subreguli ;" his brother Cyneheard is " clito ; " Cynewulf and Beorhtric
are both " de prosapia Cerdici Regis oriundus," and Ecgberht is " filius
Alhmundi subreguli.-' In the Chronicles we read of "m£ege," and in
Henry of Huntingdon of "cognatus," but I doubt whether the fact of
several Kings being sons of " subreguli," "undercjmingas," come out so
clearly clsewho'e.


illustrious case, and that which most nearly concerns us,
we know that it was so. Ine, the son of the Under-King
Cenred, was called to the head kingship during his father's
life-time. And it is plain that such a choice in no way
displaced or supplanted the elder prince, nor does it
seem to have been contrary to his wishes. That Ine
succeeded Ceadwalla, that Ine was the son of Cenred, we
learn from all our Chronicles and genealogies ; but that
Ine was chosen King in the life-time of his father, and
that the King continued to trust and honour his father the
Under-King as the first among his counsellors, we learn
only from the preamble of Ine's own Laws. There we read
how Ine King of the West-Saxons puts forth his Laws
" with thought and with lore of Cenred his father and
Hedde his Bishop and Eorcenwold his Bishop, with all his
Ealdormen and the eldest Witan of his people and eke of a
mickle coming together of God's servants."*

Ine then was, beyond all doubt, the son of an Under-
King Cenred, who survived his son's election to the
supreme kingship.f He was the son of Cenred, the son

* Laws of Ine, Thorpe, Laws and Institutes i. 152. ScLmid. 20.
' ' Ic Ine, mid Godes gif e Westseaxena Kyning, mid getheahte and mid
lare Cenredes mines faeder and Heddes mines biscepes and Eorcenwoldes
mines biscepes, mid eallum minum ealdormonnum and tha^m ieldstan
witnm minre theSde, and eac micelre gesomnunge Godes tlie6wa." I
bardly know wbat to make of the charter of Nothelm of Sussex in Cod.
])ipl. V. 36, bearing date 692, where, among other signatures, we read
"Ego Coenredus Rex West-Saxonum consensi et subscripsi. Ego Ine
consensi et propria manu subscripsi.'" This seems very strange, but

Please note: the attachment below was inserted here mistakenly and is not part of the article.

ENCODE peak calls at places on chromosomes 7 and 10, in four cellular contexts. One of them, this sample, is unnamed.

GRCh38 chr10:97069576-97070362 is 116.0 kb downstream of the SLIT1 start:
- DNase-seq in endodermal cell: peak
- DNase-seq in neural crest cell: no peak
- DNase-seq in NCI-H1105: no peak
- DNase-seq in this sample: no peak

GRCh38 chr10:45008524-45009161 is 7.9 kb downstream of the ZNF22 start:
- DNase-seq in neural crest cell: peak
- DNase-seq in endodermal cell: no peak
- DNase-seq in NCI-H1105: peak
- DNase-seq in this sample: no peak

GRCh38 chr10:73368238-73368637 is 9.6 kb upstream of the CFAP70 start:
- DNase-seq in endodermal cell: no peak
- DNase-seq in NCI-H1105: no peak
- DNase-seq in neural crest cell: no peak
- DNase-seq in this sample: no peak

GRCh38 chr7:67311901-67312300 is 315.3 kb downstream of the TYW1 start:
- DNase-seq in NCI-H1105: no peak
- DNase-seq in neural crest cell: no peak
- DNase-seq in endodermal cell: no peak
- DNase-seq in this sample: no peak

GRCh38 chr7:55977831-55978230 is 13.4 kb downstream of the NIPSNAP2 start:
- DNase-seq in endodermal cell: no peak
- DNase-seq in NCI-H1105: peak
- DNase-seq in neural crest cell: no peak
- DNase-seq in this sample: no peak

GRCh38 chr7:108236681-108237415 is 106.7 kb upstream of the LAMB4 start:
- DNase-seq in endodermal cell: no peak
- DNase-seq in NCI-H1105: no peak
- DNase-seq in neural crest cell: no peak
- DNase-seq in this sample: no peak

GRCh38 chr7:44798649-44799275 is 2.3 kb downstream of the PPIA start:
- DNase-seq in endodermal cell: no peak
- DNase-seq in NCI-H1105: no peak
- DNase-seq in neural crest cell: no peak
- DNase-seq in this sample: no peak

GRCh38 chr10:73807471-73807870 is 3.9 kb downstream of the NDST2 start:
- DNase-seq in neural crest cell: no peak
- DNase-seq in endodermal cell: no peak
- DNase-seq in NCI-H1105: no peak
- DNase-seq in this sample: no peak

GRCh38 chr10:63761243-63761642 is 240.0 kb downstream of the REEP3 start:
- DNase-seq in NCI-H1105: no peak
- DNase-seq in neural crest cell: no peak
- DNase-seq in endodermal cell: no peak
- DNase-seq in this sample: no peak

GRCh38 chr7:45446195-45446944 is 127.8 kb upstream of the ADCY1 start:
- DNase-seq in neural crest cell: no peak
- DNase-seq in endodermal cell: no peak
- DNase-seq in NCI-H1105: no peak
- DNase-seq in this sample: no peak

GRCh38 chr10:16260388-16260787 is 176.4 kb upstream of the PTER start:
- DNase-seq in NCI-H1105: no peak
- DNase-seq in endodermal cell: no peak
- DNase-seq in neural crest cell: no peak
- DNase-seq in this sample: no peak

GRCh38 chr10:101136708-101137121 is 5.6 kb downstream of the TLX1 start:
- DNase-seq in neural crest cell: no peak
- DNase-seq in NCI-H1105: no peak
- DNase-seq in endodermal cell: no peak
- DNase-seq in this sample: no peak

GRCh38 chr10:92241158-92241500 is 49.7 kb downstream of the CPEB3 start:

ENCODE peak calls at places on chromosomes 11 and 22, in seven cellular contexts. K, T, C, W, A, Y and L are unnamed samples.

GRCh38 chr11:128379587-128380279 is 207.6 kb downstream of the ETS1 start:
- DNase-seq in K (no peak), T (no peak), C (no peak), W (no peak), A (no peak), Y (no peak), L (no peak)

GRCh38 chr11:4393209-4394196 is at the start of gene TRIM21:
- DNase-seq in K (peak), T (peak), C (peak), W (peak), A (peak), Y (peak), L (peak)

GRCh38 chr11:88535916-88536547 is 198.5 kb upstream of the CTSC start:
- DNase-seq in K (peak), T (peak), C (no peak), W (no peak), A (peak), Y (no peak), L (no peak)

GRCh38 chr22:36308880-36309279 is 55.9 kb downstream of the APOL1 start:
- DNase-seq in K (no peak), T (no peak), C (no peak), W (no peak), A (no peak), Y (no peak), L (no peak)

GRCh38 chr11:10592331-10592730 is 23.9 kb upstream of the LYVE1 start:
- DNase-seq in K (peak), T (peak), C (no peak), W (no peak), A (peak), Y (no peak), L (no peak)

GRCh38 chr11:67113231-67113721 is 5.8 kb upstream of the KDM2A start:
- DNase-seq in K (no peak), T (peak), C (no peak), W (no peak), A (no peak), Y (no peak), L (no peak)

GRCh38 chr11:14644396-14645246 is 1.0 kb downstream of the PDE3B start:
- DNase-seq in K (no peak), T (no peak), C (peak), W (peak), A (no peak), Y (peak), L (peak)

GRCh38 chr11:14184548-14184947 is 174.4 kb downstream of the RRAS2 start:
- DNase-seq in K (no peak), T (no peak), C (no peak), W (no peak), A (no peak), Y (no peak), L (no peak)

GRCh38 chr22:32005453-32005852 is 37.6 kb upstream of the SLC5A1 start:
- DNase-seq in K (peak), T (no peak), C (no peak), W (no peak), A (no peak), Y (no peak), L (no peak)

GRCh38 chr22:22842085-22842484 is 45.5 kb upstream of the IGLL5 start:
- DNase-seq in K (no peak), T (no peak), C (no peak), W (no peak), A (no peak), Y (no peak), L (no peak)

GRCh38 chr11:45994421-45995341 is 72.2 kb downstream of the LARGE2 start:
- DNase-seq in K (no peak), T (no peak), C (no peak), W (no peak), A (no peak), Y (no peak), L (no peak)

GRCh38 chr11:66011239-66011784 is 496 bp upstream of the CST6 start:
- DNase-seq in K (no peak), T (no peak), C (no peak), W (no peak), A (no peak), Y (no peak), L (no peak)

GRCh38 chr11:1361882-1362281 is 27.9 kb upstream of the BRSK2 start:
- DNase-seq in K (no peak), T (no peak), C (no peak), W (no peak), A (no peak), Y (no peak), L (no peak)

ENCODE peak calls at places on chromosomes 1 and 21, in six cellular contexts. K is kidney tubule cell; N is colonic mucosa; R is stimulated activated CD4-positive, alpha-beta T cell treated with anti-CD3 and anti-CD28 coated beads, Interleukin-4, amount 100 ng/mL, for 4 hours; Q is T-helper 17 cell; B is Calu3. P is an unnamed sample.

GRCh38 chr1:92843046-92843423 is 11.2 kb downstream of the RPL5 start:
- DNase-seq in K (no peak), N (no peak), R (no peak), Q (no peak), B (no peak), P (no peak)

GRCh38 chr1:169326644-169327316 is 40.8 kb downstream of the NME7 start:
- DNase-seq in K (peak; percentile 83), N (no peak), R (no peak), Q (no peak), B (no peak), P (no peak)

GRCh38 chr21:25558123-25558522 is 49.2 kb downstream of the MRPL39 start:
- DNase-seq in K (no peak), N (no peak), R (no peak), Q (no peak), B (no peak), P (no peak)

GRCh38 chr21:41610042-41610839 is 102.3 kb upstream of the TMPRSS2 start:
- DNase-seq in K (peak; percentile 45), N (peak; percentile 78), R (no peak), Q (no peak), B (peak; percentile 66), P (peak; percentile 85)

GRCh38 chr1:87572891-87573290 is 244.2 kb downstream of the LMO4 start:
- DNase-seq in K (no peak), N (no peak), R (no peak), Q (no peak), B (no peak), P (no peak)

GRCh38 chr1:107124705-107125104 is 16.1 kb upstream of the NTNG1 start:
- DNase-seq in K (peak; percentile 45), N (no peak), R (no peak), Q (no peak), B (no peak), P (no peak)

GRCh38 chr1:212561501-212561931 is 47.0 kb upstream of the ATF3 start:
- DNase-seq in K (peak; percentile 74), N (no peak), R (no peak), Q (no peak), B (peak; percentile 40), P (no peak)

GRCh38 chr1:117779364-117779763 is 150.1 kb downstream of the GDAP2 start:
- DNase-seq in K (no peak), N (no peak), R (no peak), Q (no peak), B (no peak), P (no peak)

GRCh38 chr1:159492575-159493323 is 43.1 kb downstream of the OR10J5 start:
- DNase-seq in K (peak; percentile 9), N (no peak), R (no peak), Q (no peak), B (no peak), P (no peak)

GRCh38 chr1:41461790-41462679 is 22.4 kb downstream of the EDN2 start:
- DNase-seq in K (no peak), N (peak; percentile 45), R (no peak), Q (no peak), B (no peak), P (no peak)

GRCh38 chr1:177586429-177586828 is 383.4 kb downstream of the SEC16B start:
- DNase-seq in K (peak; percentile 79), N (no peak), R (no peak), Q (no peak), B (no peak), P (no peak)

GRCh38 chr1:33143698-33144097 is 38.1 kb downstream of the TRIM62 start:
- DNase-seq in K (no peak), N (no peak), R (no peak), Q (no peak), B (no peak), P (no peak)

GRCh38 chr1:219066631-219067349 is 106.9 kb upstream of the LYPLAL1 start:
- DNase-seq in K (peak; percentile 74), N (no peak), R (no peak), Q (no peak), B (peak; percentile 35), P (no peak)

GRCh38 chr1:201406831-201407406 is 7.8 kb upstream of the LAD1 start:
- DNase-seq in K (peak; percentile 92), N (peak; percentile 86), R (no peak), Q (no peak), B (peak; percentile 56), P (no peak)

Mr. Kemble does not mark it as spurious. See also Palgrave, English
Commonwealth, ii. cclxxiv. Mon. Ang. vi. 1163.

t Two pedigrees of Ine are given in the Chronicles, one in 688, when
his accession is recorded. ' ' Thonne wses se Ine Cenreding ; Cenred
Ceolwalding ; Ceolwald waes Cynegilses brothur and tha wseron Cuthwines
suna Ceaulinges ; Ceauliu Cynricing ; Cynric Cer dicing." The other is
in 856 gives the descent of ^-Ethelwulf from Adam. The two of course
coincide in the generations between Ingild and Cerdic. Cutha however

14 PAPEliS, ETC.

of Ceolwald, the son of Cutha, tlie son of Cuthwine, the
son of Ceawlin, the son of Cynric, the son of Cerdic.
He had a brother Ingild, the forefather of Ecgberht, and
thereby of all the later West-Saxon Kings.* His two
sisters Cwenburh and Cuthburh, were, like so many
daughters of Old-English Kings, enrolled among the saints. f
Of these two Cuthburh has won for herself a high place
in West-Saxon hagiology. After being for some while
the wife of Ealdfrith King of the Northumbrians, she left

is inserted between Ceolwald and Cuthwine, and some of the manuscripts
strangely insert Creoda between Cynric and Cerdic. WUliam of Malmes-
bury (Gest. Reg. i. 35) describes Ine as " Chinegisli ex patre Cuthbaldo
pronepos " which — the names Ceolwald and Cuthbald being evidently
confounded — agrees with the entry under 688, only one cannot help
fancying that William ts as thinking of the King Cynegils. But in the
Gesta Pontificum (191) he gives Ine altogether a wrong father, Cissa ;
and again in 354, in quoting the charter of Baldred of which I
shall have to speak again, he adds " Subscripserunt his duabus cartis
Hedda episcopus Wintoniensis, Kentuuinus rex, Cissa pater Inae postea
regis." But the description of Cissa is an inference of his own, as in
the Charter itself (Cod. Dipl. i. 32) the signature is simply " signum
manus Cisi." All this shows that there was some obscurity about Ine's
pedigree, and the whole falls in with the singular description of Ine